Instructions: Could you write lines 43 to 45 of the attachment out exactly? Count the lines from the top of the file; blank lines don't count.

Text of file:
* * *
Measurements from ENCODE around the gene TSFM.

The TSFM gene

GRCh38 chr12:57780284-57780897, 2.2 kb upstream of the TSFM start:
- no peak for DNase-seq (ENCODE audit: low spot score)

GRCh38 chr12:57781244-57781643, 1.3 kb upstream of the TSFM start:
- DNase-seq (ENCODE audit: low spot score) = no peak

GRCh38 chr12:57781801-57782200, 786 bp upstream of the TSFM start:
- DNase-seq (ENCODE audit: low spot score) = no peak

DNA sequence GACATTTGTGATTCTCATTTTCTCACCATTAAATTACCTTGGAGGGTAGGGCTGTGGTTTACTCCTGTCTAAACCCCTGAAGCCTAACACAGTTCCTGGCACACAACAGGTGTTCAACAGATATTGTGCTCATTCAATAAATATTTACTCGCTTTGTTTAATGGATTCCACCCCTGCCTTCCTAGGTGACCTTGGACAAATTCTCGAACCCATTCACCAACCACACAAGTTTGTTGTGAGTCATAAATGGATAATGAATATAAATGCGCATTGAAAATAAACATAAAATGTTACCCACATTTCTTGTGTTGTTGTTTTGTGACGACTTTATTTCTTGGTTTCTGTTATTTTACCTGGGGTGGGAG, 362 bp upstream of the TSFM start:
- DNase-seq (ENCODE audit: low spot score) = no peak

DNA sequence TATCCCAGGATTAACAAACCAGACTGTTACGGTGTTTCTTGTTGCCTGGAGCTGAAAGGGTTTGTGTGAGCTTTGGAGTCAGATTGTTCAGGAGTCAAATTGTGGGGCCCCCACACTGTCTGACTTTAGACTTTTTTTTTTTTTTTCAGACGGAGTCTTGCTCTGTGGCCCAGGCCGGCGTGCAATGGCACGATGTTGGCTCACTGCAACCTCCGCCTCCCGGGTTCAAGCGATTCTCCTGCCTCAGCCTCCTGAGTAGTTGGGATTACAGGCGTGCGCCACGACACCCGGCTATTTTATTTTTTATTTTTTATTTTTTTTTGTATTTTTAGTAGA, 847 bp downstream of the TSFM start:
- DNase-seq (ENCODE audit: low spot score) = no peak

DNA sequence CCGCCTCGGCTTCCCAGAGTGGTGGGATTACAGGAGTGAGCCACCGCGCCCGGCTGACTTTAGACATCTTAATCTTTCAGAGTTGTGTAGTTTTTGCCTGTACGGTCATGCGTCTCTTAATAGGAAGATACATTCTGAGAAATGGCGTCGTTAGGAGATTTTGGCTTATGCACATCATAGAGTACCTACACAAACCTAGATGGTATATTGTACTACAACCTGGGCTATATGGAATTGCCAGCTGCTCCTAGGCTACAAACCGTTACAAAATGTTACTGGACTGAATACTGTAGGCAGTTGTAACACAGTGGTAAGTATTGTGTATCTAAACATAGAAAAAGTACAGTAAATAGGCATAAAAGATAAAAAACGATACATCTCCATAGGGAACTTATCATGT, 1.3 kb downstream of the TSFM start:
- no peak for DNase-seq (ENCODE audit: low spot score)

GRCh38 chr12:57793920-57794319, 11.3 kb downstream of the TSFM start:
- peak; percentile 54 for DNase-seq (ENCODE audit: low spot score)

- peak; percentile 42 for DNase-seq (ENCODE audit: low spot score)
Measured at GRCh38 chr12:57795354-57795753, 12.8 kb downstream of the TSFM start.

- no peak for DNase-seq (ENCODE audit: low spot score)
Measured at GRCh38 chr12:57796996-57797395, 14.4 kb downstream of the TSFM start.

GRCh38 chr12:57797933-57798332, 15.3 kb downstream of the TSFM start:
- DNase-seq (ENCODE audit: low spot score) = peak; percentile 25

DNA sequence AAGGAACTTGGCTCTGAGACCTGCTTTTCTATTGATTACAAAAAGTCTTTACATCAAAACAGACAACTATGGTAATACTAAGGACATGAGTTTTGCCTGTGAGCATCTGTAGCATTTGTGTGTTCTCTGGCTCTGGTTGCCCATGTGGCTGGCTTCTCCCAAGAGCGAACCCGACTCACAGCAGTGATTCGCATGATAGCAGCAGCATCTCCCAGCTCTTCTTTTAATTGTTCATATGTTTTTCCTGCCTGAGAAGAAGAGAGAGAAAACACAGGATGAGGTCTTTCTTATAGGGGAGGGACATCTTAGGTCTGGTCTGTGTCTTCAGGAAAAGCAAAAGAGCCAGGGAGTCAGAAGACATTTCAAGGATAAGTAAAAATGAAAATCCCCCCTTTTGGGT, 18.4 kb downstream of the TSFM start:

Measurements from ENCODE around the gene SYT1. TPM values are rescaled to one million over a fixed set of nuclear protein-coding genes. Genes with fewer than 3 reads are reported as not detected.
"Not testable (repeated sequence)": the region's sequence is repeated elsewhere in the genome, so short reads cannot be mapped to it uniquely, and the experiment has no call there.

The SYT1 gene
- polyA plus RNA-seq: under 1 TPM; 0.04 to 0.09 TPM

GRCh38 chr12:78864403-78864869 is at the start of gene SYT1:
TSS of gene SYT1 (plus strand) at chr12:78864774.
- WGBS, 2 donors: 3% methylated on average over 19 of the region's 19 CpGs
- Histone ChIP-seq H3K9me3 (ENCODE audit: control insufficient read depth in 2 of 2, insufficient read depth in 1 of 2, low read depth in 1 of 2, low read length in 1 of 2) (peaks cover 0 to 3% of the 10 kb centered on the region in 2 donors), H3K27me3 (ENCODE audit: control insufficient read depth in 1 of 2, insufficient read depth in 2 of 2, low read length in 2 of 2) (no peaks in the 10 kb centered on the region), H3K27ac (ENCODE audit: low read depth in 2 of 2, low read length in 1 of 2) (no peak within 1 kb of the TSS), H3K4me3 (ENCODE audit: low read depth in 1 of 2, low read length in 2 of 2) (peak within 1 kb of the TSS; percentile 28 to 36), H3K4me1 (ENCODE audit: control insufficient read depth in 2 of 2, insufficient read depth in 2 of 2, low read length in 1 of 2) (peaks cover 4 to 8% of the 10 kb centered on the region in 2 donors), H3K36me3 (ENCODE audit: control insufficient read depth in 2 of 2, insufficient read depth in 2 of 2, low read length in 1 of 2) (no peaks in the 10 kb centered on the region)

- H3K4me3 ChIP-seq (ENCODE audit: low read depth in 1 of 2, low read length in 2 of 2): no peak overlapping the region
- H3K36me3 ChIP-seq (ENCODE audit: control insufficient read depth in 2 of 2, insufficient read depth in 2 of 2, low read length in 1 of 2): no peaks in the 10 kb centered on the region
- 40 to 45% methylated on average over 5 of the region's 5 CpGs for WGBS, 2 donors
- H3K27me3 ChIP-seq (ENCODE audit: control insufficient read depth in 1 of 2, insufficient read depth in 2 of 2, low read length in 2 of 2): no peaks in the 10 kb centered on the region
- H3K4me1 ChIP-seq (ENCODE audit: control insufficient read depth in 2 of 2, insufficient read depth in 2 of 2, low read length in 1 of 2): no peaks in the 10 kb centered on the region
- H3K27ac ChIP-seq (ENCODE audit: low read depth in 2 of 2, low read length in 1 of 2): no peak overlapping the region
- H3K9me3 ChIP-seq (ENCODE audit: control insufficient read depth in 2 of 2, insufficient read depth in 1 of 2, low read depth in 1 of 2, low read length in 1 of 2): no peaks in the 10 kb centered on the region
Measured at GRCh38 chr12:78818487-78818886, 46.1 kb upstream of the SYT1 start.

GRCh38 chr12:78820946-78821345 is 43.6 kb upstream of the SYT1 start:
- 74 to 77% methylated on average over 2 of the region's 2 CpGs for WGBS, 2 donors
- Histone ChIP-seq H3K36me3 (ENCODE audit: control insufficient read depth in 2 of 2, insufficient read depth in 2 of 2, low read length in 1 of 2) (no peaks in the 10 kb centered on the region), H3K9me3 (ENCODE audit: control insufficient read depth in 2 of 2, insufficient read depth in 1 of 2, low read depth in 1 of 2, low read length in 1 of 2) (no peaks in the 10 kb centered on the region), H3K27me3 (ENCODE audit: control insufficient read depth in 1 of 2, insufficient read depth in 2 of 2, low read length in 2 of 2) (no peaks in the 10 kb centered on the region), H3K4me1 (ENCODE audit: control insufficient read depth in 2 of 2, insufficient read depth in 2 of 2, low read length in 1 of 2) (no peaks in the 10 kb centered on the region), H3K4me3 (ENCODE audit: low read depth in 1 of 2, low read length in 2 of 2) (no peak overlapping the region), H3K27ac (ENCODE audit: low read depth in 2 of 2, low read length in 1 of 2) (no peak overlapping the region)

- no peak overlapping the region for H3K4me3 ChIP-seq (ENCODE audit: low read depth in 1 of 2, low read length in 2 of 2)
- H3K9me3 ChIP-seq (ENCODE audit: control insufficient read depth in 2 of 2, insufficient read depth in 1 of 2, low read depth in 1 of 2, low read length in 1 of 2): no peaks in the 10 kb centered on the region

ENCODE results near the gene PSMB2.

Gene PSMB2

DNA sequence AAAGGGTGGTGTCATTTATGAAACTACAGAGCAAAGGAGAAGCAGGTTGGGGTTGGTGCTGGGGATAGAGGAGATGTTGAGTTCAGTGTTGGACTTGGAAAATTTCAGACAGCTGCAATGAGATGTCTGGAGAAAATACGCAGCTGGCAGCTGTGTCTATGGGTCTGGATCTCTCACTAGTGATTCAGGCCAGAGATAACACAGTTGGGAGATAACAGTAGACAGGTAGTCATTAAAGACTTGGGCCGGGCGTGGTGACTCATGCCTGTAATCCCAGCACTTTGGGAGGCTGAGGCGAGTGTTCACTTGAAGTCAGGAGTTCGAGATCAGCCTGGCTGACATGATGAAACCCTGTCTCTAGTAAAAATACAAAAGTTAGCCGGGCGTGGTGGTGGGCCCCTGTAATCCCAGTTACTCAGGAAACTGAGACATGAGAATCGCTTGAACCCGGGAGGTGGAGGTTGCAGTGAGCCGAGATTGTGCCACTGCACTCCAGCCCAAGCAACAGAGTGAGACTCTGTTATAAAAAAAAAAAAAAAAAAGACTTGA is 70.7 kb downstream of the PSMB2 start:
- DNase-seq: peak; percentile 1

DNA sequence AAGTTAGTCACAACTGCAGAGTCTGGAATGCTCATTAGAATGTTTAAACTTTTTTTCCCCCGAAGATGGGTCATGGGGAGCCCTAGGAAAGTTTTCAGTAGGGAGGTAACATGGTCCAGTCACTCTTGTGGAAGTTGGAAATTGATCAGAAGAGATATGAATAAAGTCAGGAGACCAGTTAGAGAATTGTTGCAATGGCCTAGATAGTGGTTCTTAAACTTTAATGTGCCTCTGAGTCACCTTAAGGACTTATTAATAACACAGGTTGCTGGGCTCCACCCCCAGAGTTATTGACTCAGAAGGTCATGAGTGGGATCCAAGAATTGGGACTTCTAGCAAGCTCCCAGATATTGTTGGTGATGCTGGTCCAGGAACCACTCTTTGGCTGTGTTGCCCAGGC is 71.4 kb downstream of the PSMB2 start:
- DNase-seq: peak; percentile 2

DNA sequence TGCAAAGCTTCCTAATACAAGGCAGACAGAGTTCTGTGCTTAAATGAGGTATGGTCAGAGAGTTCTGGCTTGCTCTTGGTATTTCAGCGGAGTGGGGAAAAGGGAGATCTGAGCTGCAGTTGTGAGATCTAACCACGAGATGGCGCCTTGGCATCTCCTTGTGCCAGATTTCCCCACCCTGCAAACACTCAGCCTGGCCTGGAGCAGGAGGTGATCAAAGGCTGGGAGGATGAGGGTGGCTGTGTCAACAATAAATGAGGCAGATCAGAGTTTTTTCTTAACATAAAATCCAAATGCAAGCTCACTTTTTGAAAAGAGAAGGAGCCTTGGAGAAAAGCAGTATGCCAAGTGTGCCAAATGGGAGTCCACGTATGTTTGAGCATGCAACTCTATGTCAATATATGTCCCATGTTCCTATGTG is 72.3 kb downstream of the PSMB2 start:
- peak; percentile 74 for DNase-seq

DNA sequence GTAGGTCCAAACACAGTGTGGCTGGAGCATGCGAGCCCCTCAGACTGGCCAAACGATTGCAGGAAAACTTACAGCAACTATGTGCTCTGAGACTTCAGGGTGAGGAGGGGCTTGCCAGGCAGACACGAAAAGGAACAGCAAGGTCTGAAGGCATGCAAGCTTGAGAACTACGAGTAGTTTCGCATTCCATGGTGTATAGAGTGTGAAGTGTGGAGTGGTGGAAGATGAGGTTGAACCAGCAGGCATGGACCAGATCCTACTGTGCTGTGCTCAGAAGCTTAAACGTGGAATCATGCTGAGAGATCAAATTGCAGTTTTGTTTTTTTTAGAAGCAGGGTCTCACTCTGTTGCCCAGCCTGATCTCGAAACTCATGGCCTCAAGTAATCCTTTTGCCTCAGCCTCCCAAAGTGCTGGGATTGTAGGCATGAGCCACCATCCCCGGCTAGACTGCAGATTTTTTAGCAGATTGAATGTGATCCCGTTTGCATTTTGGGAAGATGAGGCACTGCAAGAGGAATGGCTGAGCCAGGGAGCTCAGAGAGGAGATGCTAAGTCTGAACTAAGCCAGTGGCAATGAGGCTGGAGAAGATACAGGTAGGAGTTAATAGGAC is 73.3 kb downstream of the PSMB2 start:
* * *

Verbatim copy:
- no peak overlapping the region for H3K4me3 ChIP-seq (ENCODE audit: low read depth in 1 of 2, low read length in 2 of 2)
- H3K9me3 ChIP-seq (ENCODE audit: control insufficient read depth in 2 of 2, insufficient read depth in 1 of 2, low read depth in 1 of 2, low read length in 1 of 2): no peaks in the 10 kb centered on the region

ENCODE results near the gene PSMB2.